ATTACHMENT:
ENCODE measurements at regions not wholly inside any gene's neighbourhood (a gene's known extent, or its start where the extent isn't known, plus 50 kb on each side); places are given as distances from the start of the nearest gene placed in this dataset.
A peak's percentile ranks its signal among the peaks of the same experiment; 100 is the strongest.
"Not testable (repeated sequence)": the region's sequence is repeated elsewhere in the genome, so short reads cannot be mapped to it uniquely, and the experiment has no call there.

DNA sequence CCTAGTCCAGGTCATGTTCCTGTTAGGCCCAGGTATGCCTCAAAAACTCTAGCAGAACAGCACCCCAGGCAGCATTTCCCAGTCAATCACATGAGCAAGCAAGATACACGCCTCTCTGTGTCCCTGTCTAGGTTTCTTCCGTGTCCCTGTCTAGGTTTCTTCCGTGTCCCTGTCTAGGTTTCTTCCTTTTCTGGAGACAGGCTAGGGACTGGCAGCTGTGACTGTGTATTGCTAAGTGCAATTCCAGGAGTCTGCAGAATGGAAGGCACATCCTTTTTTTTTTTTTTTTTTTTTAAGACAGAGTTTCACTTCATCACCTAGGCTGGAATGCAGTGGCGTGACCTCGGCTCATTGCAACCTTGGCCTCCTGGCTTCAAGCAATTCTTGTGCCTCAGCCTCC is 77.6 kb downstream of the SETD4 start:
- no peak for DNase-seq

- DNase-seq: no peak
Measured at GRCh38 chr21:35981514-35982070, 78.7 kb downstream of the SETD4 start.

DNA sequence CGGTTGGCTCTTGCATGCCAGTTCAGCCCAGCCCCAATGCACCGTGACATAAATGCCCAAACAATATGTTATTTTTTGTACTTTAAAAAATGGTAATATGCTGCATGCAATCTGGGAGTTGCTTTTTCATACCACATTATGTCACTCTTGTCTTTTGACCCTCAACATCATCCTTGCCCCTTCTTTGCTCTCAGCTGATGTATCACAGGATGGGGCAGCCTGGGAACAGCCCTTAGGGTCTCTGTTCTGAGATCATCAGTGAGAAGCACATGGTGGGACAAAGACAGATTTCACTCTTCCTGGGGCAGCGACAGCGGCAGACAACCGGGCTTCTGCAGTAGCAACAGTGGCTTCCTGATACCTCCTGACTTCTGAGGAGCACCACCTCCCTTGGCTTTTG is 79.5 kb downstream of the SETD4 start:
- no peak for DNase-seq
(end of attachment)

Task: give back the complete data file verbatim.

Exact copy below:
ENCODE measurements at regions not wholly inside any gene's neighbourhood (a gene's known extent, or its start where the extent isn't known, plus 50 kb on each side); places are given as distances from the start of the nearest gene placed in this dataset.
A peak's percentile ranks its signal among the peaks of the same experiment; 100 is the strongest.
"Not testable (repeated sequence)": the region's sequence is repeated elsewhere in the genome, so short reads cannot be mapped to it uniquely, and the experiment has no call there.

DNA sequence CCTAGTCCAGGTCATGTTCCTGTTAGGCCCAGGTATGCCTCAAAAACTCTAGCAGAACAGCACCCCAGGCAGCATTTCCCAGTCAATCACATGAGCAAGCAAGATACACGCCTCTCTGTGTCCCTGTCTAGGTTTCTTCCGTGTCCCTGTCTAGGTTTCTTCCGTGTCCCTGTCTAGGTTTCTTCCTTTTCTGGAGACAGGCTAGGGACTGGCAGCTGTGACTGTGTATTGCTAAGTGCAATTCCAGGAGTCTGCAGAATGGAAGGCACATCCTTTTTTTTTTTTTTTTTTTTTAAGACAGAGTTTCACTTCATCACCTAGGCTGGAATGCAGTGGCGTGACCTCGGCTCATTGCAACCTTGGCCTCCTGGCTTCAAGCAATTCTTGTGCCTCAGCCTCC is 77.6 kb downstream of the SETD4 start:
- no peak for DNase-seq

- DNase-seq: no peak
Measured at GRCh38 chr21:35981514-35982070, 78.7 kb downstream of the SETD4 start.

DNA sequence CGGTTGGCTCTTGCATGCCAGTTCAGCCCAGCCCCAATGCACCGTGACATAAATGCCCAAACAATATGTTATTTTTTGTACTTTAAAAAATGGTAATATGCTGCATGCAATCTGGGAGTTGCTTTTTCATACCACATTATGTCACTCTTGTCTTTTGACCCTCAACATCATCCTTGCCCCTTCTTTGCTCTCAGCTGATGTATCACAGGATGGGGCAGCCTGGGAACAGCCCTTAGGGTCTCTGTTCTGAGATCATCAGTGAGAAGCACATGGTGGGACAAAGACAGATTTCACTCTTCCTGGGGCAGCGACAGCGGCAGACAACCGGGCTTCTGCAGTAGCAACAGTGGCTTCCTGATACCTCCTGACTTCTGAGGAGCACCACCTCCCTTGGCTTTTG is 79.5 kb downstream of the SETD4 start:
- no peak for DNase-seq